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MTP Daily, Transcript 7/25/2017

Guests: Yamiche Alcindor, Charlie Dent, Steny Hoyer, Richard Shelby, Bill Kristol, Maria Teresa Kumar, Hallie Jackson, Garrett Haake

Show: MTP DAILY Date: July 25, 2017 Guest: Yamiche Alcindor, Charlie Dent, Steny Hoyer, Richard Shelby, Bill Kristol, Maria Teresa Kumar, Hallie Jackson, Garrett Haake, Bill Kristol, Yamiche Alcindor, Maria Teresa Kumar

NICOLE WALLACE, MSNBC HOST: Everyone invited back for tomorrow. Our thanks to Heidi Przybyla, our panel today, Jonathan Harold (ph), Mike and Shelby (ph). That does it for us.

I`m Nicole Wallace. "MTP DAILY" starts right now with Chris Jansing in for Chuck. Hi, Chris.

CHRIS JANSING, MSNBC HOST: Hi, Nicole. Thank you so much.

And if it`s Tuesday, it is a breaking news jamboree.

(voice-over): Tonight, not dead yet. The Senate votes to reopen the debate over health care.



DONALD TRUMP, PRESIDENT OF THE UNITED STATES: We`re going to give you great health care.


JANSING: Can Republicans come up with a bill that can pass the Senate?

Plus, the president and Jeff Sessions.


DONALD TRUMP, PRESIDENT OF THE UNITED STATES: I am very disappointed with the attorney general.


JANSING: As President Trump publicly humiliates his attorney general, should Sessions stay or should he go?


DONALD TRUMP, PRESIDENT OF THE UNITED STATES: We will see what happens. Time will tell. Time will tell.


JANSING: And a new order on Russia. How will the White House handle the new sanctions bill that limits the president`s power?

This is MTP DAILY and it starts right now.

(on camera): Good evening, I`m Chris Jansing in New York. Welcome to MTP DAILY.

You`re going to want to stick around for the hour. You`re in the eye of a breaking news storm right now. Take a look live at the Senate which just this afternoon has now begun what will be up to 20 hours of high drama as both parties debate repealing and replacing Obamacare ahead of a series of make or break votes on that issue.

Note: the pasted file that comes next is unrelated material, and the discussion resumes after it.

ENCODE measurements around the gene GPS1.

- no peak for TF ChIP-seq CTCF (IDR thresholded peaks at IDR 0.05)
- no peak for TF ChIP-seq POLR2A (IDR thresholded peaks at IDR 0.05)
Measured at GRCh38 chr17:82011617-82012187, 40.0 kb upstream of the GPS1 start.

It was just hours ago that Republicans cleared that major hurdle as Vice President Pence broke a dramatic 50-50 tie on the Senate`s procedural motion to officially begin that debate.

And if that`s not enough for you, well, they held the vote open just long enough for Senator John McCain to cast the decisive vote, as he made his emotional return to the Senate floor for the first time since being diagnosed with brain cancer.



SEN. JOHN MCCAIN (R), ARIZONA: They don`t want anything done for the public good. All we managed to do is make popular a policy that wasn`t very popular when we started trying to get rid of it.

I voted for the motion to proceed to allow a debate to continue and amendments be offered. I will not vote for this bill as it is today. It`s a shell of a bill right now. We all know that. Whether or not we are of the same party, we are not the president`s subordinates, we are his equal.


JANSING: And that`s the start of the breaking news tonight. Over in the House, lawmakers are now poised to send a big message on the -- to the White House on Russia as Congress votes to impose new sanctions in retaliation for Putin`s interference in our election.

We don`t know if President Trump is going to support this legislation. But if it passes with a veto-proof majority, he won`t have much choice.